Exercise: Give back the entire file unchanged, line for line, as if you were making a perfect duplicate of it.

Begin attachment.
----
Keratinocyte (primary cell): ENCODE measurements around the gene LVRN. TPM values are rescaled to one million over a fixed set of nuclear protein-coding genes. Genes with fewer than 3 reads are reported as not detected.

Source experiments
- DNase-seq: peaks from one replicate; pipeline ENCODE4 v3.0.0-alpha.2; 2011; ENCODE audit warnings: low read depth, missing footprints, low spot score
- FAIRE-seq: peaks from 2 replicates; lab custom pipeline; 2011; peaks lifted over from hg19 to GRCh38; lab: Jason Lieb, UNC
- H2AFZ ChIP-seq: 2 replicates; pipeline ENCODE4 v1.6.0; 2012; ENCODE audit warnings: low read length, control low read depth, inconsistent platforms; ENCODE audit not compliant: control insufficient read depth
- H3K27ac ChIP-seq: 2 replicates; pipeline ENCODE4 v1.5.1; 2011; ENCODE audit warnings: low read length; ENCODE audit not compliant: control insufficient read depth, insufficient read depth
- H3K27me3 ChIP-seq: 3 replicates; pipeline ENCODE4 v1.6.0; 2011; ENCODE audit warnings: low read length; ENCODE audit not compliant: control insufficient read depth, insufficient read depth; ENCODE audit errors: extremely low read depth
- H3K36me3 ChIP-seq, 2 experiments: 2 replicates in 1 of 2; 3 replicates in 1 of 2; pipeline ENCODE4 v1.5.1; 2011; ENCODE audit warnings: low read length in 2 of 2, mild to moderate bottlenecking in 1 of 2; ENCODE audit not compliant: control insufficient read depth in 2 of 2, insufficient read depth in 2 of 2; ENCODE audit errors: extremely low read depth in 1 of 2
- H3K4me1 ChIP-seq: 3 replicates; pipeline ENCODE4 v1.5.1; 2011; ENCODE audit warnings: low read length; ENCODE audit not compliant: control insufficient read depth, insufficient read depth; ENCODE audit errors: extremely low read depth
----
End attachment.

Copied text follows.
Keratinocyte (primary cell): ENCODE measurements around the gene LVRN. TPM values are rescaled to one million over a fixed set of nuclear protein-coding genes. Genes with fewer than 3 reads are reported as not detected.

Source experiments
- DNase-seq: peaks from one replicate; pipeline ENCODE4 v3.0.0-alpha.2; 2011; ENCODE audit warnings: low read depth, missing footprints, low spot score
- FAIRE-seq: peaks from 2 replicates; lab custom pipeline; 2011; peaks lifted over from hg19 to GRCh38; lab: Jason Lieb, UNC
- H2AFZ ChIP-seq: 2 replicates; pipeline ENCODE4 v1.6.0; 2012; ENCODE audit warnings: low read length, control low read depth, inconsistent platforms; ENCODE audit not compliant: control insufficient read depth
- H3K27ac ChIP-seq: 2 replicates; pipeline ENCODE4 v1.5.1; 2011; ENCODE audit warnings: low read length; ENCODE audit not compliant: control insufficient read depth, insufficient read depth
- H3K27me3 ChIP-seq: 3 replicates; pipeline ENCODE4 v1.6.0; 2011; ENCODE audit warnings: low read length; ENCODE audit not compliant: control insufficient read depth, insufficient read depth; ENCODE audit errors: extremely low read depth
- H3K36me3 ChIP-seq, 2 experiments: 2 replicates in 1 of 2; 3 replicates in 1 of 2; pipeline ENCODE4 v1.5.1; 2011; ENCODE audit warnings: low read length in 2 of 2, mild to moderate bottlenecking in 1 of 2; ENCODE audit not compliant: control insufficient read depth in 2 of 2, insufficient read depth in 2 of 2; ENCODE audit errors: extremely low read depth in 1 of 2
- H3K4me1 ChIP-seq: 3 replicates; pipeline ENCODE4 v1.5.1; 2011; ENCODE audit warnings: low read length; ENCODE audit not compliant: control insufficient read depth, insufficient read depth; ENCODE audit errors: extremely low read depth